BWF World C’ships semi-finals as it happened: PV Sindhu stuns Chen Yufei to set up Okuhara rematch
It will be a repeat of the 2017 World Championships final.
7.15 pm: Who can forget that final in Glasgow from two years back? One of the most incredible nights in Indian sports history. Will Sindhu avenge that defeat or will Okuhara become a two-time champion? We will find out tomorrow.
That will be all from us for now. Stay tuned for more reaction and analysis. You can follow our complete coverage here.
7.01 pm: IT’S A PV SINDHU VS NOZOMI OKUHARA FINAL AT THE WORLDS AGAIN!
6.59 pm: Ratchanok looks drained now and Okuhara would be favourite to go through after taking a 17-12 lead if the Japanese avoids making errors. But then predicting anything about this match is dangerous... as just as we say that, Intanon plays a jaw-dropping drop shot to make it 15-18.
6.49 pm: Okuhara shows the power of resilience as she endured the storm of Ratchanok’s precision play and was ready to go for the kill as her opponent tired and her level of player dropped. The Japanese now leads 11-6 in the decider. Can Ratchanok fight back? It’s 9-12 now.
6.43 pm: An update from the Para Badminton Worlds...
India’s para-badminton shuttlers are assured of 12 medals and at least two gold medals as the women’s singles SL3 final and men’s doubles SL 3-4 final would be all Indian affairs.
6.39 pm: Happy but not satisfied yet, says PV Sindhu. Read here.
6.32 pm: After 54 minutes, we have a decider! Okuhara fights back against Intanon. What a match this has been!
6.30 pm: “If you are not a badminton fan and you are watching this, you will be a fan after this...” Morten Frost nails it re: Okuhara vs Intanon. It’s 18-18 in the 2nd game!
6.23 pm: Sai Praneeth might not want to watch this again but here are highlights from Momota’s stellar performance.
6.12 pm: The second game is also a delight to watch as Okuhara and Intanon are going toe-to-toe. It’s 6-6 now, can Okuhara force a decider?
6.01 pm: A crazy first game between Intanon and Okuhara. The Japanese won 9 straight points from 8-12 down and then Intanon wins 9 straight points from 12-17 down to take the opening game 21-17!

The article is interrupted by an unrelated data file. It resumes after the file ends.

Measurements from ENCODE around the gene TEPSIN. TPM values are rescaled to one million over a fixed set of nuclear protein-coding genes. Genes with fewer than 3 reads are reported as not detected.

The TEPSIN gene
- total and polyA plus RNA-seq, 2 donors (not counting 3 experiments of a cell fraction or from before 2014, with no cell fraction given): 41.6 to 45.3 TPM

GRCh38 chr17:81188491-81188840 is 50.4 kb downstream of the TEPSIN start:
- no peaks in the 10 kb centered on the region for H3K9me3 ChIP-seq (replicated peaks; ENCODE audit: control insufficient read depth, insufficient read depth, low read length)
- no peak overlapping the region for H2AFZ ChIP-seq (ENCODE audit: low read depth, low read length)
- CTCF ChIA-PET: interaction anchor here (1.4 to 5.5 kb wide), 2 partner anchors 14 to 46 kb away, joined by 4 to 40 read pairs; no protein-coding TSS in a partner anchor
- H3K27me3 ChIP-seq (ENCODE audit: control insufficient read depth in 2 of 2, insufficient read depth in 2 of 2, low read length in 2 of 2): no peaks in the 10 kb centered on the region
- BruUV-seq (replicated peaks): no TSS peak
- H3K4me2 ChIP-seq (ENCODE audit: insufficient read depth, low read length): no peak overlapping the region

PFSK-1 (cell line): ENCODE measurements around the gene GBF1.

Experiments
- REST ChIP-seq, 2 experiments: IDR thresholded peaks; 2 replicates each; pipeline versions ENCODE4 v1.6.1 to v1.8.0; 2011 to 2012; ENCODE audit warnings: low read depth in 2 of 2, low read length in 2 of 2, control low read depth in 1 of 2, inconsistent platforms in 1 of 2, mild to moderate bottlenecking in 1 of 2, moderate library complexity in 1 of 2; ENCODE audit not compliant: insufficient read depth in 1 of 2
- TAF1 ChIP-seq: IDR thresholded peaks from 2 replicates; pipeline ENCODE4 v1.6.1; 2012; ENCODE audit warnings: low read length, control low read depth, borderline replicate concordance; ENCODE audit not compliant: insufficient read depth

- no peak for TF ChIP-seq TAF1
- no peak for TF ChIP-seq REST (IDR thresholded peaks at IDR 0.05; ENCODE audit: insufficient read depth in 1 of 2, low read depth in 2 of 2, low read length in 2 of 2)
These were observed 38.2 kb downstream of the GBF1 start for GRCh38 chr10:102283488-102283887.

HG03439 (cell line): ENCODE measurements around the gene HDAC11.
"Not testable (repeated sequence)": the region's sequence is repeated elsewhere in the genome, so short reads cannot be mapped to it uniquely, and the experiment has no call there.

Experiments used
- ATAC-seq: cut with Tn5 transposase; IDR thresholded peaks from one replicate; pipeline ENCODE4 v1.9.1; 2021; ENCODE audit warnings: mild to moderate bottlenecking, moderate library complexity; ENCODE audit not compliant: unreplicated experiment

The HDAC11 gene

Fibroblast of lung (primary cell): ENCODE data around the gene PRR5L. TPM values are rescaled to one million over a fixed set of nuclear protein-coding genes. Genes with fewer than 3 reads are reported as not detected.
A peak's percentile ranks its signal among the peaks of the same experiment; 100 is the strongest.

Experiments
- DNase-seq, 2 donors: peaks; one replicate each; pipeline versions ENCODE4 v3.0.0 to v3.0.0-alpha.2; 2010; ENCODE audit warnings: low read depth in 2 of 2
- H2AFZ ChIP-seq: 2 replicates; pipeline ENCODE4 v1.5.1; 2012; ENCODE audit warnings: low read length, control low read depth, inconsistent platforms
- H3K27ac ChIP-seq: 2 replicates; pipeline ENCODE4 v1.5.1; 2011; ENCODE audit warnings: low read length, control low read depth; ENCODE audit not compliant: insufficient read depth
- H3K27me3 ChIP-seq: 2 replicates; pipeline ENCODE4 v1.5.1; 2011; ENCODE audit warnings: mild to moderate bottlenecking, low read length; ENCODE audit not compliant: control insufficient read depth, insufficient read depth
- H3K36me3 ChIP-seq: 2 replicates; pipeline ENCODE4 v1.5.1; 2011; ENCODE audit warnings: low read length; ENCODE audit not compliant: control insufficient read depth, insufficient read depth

5.37 pm: Right then, time for the second women’s single semifinal to see who gets to take on PV Sindhu in the final. Its the battle of the former World Champions, with Intanon taking on Okuhara. Stay tuned for updates on that match.
5.34 pm: So, let’s all take a moment to celebrate the BRONZE MEDAL for Sai Praneeth. Remember, it’s been 36 years since an Indian finished on the podium at the Worlds. A great week, nonetheless, for the Indian shuttler. Well played, Sai!
5.29 pm: Sai Praneeth hits the smash wide and Momota wins the semi-finals in just 41 minutes. HS Prannoy remains the only player to win more than 10 points against him in both games in the tournament so far. That’s how dominant Momota has been here. Peerless, at the moment.
Sai Praneeth 13-21, 8-21 Kento Momota
A very one-sided semi-final much like the women’s singles one we saw earlier, but this time the Indian shuttler is on the receiving end. Momota just too good. Sai Praneeth’s dream run has come to an end.
Sai Praneeth 13-21, 8-20 Kento Momota
As defeat seems imminent, and as Frost reminds on air, good time to reflect on what was a really good week for Sai Praneeth. He has done so well to get this far but Momota’s badminton clinic has proved just too good.
Sai Praneeth 13-21, 6-18 Kento Momota
“He just doesn’t know what to do today,” says Frost as Sai looks forlorn on the court. Momota is making ridiculous shots, Sai is missing simple ones. That sort of a day for the Indian.
Sai Praneeth 13-21, 5-15 Kento Momota
One of the best rallies of the match that saw both players play some solid badminton, but Momota’s incredible retrieval at the net, followed by a booming smash soon after has Sai on the floor again.
Abhijeet Kulkarni: Momota showing why he is so dominant on the BWF circuit. His defence is strong and he can attack at will. Up 14-5 now.
Sai Praneeth 13-21, 4-14 Kento Momota
Oh dear! Sai has Momota on the floor after a good drop, and has the entire court to kill the rally but ends up sending the push long. That point sums up his despair at the moment. Unbelievable. Momota nails the smash next up.
Sai Praneeth 13-21, 3-11 Kento Momota
Finally, a jump smash that doesn’t return back for Sai. He breaks the run of eight straight points... but misjudges at the backline to let Momota have the serve back. And the top seed has raced to a massive lead at the interval. This looks like a done deal as Momota wins 10 off the last 11 points.
Sai Praneeth 13-21, 2-9 Kento Momota
As if Momota’s defence was not going to be a tough nut to crack for Sai, the top seed’s offensive game has been on point and he is simply toying with the Indian at the moment. Relentless pressure.